How Media Companies Can Use Steem to Improve Their Content Contribution Models

in steem •  2 years ago

It’s expensive to produce high quality, researched journalism. For media companies to produce quality content on a daily or weekly basis, they must hire and employ full time teams of editors and journalists along with various business functions to focus on distribution, advertising, management, and sales. As such, it’s no secret that traditional media has been struggling to find financially viable business models in the age of the internet, and this has opened the door for new players operating under different models to gain a foothold.

Huffington Post Author Platform

Companies such as Huffington Post pioneered contribution models where they could publish a lot of content that they didn’t actually have to employ anyone or pay anyone to acquire. Instead, they would tap into a network of experts or personal writers (bloggers), who would contribute content in exchange for the distribution that HuffPo could offer them. A blogger who’s an expert on pop music writes a post about pop music for HuffPo, and in exchange gets a link back to their blog and a byline under their name. Repeat hundreds of time per day across different verticals and you have a site full of high quality content that the media company paid for through management and recruitment of the contributor network, but not directly for the content itself. I believe that now, due to Steem, there’s a new model that media companies can use for content contribution that’s both more fair and economically viable for the contributing writers, cheaper for the media company, and ultimately resulting in higher quality content for the reader.

The way that this would work would be for a forward thinking media company to follow these steps.

  1. Commit a portion of their site (or entire site!) to be powered via Steem blockchain contributed content.
  2. Use a Steem enabled CMS to let editors manage placement of articles.
  3. Reward contributors via whale-sized upvotes, jumpstarting their content’s momentum and distribution across the Steem network and beyond.

Committing a portion of a media property to be powered by Steem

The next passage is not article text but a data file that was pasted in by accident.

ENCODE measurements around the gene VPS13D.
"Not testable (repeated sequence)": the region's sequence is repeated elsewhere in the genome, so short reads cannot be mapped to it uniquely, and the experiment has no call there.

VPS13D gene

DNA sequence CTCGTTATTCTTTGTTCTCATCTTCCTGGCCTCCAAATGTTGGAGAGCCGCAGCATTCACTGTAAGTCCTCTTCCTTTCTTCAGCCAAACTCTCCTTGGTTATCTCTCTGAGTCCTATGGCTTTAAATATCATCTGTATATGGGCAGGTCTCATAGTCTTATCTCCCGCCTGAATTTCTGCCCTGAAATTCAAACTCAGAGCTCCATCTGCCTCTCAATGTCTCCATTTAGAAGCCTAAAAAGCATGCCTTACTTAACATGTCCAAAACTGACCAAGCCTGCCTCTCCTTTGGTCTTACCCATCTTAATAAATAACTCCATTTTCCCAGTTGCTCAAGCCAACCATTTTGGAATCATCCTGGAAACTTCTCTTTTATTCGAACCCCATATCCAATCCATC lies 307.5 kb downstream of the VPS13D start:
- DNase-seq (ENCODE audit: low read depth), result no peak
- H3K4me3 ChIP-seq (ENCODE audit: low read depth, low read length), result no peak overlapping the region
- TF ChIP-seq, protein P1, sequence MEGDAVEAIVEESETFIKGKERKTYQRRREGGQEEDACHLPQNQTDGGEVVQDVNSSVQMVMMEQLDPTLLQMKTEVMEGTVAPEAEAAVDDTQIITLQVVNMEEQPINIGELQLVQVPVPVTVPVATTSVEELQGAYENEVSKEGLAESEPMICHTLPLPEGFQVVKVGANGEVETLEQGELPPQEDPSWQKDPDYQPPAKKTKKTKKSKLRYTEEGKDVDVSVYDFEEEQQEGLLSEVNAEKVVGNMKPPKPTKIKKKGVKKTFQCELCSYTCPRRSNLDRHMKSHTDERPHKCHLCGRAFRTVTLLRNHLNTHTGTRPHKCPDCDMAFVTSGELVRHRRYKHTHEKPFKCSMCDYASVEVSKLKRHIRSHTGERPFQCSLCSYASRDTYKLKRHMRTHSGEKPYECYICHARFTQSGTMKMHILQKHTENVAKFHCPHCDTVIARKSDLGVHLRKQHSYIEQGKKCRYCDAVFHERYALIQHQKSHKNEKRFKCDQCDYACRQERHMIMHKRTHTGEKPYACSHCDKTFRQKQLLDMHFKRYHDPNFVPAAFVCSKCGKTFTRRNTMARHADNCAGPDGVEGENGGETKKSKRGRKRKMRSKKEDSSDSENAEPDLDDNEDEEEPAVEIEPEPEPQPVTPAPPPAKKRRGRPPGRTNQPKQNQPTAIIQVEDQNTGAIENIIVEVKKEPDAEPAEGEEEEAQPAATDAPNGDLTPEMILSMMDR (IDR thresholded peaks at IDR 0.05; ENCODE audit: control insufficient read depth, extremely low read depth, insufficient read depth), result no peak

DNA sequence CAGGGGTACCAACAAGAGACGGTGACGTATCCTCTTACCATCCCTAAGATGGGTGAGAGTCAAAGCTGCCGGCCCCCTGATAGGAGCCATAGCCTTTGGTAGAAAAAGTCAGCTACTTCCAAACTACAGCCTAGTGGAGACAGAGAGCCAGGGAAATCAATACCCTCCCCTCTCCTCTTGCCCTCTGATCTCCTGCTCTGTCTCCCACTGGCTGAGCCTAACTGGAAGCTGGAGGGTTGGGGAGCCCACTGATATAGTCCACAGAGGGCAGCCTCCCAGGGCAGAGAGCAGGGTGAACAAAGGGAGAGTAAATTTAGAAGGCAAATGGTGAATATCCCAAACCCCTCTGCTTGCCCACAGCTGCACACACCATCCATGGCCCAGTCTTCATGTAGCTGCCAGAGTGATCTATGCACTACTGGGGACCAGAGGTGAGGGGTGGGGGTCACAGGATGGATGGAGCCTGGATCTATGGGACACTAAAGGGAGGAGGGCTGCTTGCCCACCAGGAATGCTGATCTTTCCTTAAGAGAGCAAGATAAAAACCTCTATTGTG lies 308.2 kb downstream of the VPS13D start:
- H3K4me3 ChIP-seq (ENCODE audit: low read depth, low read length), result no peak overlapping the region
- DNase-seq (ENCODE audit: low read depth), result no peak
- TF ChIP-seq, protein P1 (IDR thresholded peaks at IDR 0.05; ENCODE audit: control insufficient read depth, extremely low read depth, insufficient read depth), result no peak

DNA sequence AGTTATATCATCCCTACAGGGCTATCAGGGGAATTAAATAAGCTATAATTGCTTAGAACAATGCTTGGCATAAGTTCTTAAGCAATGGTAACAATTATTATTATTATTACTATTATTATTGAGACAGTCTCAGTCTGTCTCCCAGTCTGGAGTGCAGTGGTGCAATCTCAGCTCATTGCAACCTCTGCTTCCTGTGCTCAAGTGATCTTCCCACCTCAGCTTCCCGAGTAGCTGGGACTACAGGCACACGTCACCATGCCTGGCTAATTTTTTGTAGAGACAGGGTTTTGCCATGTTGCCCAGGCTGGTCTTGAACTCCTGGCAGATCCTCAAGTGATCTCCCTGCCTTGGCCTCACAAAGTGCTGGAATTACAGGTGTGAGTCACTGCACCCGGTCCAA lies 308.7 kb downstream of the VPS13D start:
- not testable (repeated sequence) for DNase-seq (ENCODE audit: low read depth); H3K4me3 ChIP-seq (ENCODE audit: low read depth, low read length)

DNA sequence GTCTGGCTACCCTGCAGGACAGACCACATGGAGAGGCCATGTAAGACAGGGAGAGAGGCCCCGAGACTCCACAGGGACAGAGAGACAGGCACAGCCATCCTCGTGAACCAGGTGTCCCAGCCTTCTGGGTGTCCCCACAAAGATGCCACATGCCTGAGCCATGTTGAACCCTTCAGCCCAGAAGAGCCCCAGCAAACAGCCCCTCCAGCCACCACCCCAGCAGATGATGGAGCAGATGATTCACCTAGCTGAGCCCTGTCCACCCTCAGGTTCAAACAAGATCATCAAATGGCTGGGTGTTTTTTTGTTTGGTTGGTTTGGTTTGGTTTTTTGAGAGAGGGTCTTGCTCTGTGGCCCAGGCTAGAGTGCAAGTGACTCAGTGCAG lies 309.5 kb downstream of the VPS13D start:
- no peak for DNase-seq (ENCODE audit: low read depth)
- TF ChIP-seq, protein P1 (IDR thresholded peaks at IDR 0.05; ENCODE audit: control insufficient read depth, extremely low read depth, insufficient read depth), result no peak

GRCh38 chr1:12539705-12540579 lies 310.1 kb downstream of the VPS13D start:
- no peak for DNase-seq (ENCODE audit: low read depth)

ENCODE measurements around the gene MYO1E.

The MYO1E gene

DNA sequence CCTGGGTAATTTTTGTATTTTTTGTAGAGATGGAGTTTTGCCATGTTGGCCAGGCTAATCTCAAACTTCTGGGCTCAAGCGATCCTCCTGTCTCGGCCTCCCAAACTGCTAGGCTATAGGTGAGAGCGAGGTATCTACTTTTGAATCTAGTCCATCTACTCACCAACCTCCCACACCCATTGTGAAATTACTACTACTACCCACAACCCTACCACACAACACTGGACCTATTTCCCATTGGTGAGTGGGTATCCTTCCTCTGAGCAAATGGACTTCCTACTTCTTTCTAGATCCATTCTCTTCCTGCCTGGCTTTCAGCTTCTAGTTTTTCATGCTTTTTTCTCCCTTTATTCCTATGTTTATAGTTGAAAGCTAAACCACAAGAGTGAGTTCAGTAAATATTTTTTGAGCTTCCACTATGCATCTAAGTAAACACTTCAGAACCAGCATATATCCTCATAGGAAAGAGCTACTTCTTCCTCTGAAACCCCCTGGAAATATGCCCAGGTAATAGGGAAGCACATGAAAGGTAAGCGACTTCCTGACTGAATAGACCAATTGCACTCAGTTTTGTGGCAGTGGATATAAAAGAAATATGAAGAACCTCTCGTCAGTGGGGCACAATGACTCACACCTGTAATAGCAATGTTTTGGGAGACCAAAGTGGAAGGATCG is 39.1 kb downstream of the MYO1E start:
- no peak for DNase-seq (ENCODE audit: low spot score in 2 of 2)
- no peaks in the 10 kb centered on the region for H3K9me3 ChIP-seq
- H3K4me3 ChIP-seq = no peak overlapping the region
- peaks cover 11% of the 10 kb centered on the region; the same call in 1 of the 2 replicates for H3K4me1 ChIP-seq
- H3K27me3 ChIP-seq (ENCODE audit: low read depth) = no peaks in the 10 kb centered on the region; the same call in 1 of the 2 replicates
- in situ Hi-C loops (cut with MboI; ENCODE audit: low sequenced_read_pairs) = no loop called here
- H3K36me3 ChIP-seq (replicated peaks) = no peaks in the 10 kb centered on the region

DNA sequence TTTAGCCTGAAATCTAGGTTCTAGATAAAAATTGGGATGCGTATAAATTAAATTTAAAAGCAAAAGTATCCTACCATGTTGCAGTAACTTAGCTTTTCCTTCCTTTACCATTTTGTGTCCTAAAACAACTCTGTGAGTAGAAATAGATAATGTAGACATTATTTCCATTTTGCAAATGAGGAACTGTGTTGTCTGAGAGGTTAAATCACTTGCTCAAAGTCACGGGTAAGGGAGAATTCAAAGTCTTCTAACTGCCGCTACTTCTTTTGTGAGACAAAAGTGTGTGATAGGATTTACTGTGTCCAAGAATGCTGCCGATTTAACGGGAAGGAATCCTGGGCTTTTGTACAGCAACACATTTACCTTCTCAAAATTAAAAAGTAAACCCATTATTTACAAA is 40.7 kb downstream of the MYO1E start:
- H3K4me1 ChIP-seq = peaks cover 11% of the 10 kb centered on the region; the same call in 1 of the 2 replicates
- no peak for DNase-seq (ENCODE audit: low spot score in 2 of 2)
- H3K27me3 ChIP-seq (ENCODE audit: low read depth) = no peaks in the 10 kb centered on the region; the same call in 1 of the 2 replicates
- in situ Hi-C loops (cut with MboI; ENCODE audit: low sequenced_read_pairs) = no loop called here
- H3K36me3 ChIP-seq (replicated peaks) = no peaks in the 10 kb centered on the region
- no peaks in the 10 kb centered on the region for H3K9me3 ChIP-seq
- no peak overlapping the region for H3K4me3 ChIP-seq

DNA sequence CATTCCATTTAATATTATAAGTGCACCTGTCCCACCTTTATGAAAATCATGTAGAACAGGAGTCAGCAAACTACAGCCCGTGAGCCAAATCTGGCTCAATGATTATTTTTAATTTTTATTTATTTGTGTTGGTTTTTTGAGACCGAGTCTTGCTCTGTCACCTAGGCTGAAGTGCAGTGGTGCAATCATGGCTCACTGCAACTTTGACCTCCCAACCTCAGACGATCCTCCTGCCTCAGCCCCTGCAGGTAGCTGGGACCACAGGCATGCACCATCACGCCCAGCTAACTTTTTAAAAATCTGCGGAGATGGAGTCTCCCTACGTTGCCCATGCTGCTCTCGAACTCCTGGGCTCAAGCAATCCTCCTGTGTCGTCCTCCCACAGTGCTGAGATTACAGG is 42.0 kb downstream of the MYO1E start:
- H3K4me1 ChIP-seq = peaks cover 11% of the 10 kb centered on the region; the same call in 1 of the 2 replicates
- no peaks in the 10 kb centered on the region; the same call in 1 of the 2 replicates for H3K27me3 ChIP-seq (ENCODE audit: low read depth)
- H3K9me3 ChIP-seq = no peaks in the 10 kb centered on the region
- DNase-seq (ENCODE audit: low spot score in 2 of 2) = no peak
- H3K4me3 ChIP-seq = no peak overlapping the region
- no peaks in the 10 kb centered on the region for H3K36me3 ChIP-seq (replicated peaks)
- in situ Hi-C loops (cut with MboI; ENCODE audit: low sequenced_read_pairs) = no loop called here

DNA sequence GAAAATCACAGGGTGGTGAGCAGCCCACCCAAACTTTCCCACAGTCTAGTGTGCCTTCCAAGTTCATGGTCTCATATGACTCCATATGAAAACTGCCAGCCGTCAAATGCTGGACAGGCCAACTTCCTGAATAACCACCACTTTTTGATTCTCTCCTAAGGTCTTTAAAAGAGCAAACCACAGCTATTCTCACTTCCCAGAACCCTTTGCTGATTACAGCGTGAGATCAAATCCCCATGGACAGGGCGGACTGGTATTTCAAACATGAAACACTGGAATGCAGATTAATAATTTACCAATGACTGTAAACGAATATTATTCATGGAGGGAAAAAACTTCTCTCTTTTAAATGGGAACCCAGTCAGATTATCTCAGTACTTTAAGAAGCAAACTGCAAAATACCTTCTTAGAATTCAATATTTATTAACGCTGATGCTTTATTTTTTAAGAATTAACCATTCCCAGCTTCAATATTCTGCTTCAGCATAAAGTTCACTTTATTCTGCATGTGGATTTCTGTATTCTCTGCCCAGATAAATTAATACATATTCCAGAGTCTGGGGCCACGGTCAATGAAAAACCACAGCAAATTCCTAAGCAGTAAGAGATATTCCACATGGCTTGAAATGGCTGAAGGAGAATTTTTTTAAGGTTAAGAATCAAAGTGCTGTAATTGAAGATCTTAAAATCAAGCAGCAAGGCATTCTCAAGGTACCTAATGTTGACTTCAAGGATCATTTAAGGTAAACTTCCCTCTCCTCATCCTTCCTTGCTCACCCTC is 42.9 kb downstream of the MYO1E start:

A publisher who’s looking to try this model doesn’t need to build on top of Steem from the ground up. Instead, they could test the waters by powering an appropriate portion of their site to user submitted content. A good example for a traditional media company like The New York Times would be to the Letters To The Editor section. A site like Pitchfork could dedicate a user submitted album reviews section to being powered by Steem. These sites could allow for contributor registration and ask the contributors to submit Steem usernames that are dedicated for this specific purpose, so that they could whitelist the contributor, and not get the rest of their Steem content confused with content meant to be contributed to this publisher. The publisher could promote that anyone wishing to make high quality submissions could do so by registering and submitting a Steem username, and that they would be compensated for their contributions according to the quality determined by the Steem network (showcasing examples of recent rewards that contributors on their site have earned).

Using a Steem enabled CMS

Content that goes onto the Steem blockchain is public and available in all clients, including Steemit.com. A site couldn’t just read the entire blockchain and display all content without any filtering - they would need a CMS to edit and manage the content that they choose to display. I’d envision this CMS being like a work-queue for editors and curators. They would see a list of all the recently published articles from whitelisted contributors, and perhaps see a separate list of contributions made by users who choose a specific tag such as nytimes-letter-to-editor-submission, which would allow for non-registered contributors to try their hand at getting something published. Editors would then use the CMS to select the submissions that they would like to be displayed on their property, and to place them in appropriate sections and locations. In an example like the NYTimes, very few pieces of content would actually be selected, but in other examples, via a well managed contributor network, almost all the submitted content could find a home as long as it passed a certain quality bar. All in all, this CMS would just be a gateway to the publisher’s traditional CMS (or built within it via a plugin), and Steem submitted content wouldn’t need to be treated any differently.

Rewarding contributors and promoting the network

Of course all submitted quality content on the Steem network has a chance of gaining attention and momentum on Steemit.com and earning large rewards there. This could be enough to compensate contributors to a specific site, however it would also be easy for a media company to incentivize additional rewards. The most direct way they could do this would be by investing in the Steem platform themselves and holding a whale-sized amount of Steem Power. Any contributor submitted content that was performing well on their property, they could upvote it to allocate a significant reward, as well as jumpstart its momentum across the Steem network. It would make sense for the publisher to hold Steem Power on their balance sheet as well, since their building on the platform should increase the exposure and network value of Steem itself, therefore driving the price of Steem up over the long run as more publishers come on board and adopt the same model.